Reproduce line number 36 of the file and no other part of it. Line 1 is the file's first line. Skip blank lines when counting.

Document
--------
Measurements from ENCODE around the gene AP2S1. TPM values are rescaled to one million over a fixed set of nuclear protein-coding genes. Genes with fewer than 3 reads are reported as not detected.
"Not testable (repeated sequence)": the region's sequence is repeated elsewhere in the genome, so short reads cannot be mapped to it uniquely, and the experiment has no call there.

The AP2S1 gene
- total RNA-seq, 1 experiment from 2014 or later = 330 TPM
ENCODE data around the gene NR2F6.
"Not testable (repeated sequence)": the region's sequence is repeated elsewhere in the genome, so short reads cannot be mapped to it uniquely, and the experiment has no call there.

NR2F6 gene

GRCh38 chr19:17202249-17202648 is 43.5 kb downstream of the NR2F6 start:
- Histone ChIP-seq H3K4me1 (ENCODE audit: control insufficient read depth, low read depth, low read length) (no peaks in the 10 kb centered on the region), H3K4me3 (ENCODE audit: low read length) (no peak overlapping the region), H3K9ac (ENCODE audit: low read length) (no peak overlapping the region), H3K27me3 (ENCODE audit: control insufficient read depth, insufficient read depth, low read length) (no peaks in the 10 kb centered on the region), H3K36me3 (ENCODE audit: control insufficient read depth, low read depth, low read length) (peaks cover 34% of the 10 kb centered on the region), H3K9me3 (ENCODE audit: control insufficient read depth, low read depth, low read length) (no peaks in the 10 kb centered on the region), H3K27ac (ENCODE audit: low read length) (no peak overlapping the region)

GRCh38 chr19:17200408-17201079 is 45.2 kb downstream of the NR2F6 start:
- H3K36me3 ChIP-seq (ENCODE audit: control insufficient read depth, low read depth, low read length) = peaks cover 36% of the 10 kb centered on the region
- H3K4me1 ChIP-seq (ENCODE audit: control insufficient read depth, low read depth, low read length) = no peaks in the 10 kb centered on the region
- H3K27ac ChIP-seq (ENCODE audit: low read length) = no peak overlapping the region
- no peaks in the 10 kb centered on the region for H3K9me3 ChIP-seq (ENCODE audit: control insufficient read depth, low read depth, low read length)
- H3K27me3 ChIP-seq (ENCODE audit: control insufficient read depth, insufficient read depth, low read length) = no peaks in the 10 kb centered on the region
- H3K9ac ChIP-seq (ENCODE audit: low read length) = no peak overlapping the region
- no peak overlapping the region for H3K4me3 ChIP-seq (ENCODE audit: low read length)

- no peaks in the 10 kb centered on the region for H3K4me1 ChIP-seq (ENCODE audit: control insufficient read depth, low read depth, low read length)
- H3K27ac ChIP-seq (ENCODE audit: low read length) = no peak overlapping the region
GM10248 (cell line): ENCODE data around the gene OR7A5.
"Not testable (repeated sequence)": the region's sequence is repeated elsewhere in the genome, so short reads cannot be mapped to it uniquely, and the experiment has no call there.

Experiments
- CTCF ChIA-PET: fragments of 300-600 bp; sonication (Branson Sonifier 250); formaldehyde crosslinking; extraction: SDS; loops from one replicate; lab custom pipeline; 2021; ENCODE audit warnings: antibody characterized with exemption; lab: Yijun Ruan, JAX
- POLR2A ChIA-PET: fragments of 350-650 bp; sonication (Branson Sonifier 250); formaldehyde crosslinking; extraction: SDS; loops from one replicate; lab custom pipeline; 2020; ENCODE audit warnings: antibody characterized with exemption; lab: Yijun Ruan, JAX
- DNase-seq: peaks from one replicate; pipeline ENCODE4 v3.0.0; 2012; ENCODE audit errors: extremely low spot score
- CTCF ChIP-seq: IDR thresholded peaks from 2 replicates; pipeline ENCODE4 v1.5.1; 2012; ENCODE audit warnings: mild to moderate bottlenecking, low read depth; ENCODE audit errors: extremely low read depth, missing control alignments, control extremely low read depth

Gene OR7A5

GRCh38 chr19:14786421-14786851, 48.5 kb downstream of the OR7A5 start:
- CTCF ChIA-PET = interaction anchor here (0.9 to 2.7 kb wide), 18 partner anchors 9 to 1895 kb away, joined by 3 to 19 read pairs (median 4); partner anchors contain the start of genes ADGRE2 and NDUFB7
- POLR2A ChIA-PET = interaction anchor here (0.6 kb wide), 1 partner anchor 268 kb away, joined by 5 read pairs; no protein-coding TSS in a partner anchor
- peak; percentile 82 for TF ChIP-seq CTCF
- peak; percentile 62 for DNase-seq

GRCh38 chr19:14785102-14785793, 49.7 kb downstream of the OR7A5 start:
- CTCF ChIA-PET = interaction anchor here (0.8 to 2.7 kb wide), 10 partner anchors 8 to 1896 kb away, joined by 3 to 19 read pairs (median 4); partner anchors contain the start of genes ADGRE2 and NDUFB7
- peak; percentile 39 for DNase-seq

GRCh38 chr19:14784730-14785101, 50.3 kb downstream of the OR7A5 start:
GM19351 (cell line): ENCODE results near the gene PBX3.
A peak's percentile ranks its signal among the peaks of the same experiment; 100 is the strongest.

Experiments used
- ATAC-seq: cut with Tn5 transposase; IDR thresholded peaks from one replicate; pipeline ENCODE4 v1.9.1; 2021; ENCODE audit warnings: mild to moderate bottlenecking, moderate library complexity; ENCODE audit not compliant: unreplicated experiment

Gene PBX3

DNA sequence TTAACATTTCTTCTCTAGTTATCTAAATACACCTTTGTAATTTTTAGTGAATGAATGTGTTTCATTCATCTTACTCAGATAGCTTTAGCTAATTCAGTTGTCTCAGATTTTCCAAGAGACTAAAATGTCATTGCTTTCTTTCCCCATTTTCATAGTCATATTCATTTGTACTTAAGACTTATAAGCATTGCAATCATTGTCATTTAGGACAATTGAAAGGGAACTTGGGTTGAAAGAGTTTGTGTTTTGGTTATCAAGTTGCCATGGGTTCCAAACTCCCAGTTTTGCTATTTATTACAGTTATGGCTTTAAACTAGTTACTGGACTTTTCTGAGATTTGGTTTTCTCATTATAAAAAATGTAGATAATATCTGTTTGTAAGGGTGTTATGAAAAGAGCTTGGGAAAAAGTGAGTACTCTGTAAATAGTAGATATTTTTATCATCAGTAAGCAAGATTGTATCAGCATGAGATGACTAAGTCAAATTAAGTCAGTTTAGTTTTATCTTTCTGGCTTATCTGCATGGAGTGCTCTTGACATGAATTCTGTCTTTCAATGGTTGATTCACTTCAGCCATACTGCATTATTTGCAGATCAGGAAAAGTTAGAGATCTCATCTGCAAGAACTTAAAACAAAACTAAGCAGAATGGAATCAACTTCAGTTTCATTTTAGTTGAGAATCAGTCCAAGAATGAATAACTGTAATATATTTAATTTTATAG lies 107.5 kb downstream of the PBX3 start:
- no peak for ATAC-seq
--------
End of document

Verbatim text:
GRCh38 chr19:14784730-14785101, 50.3 kb downstream of the OR7A5 start: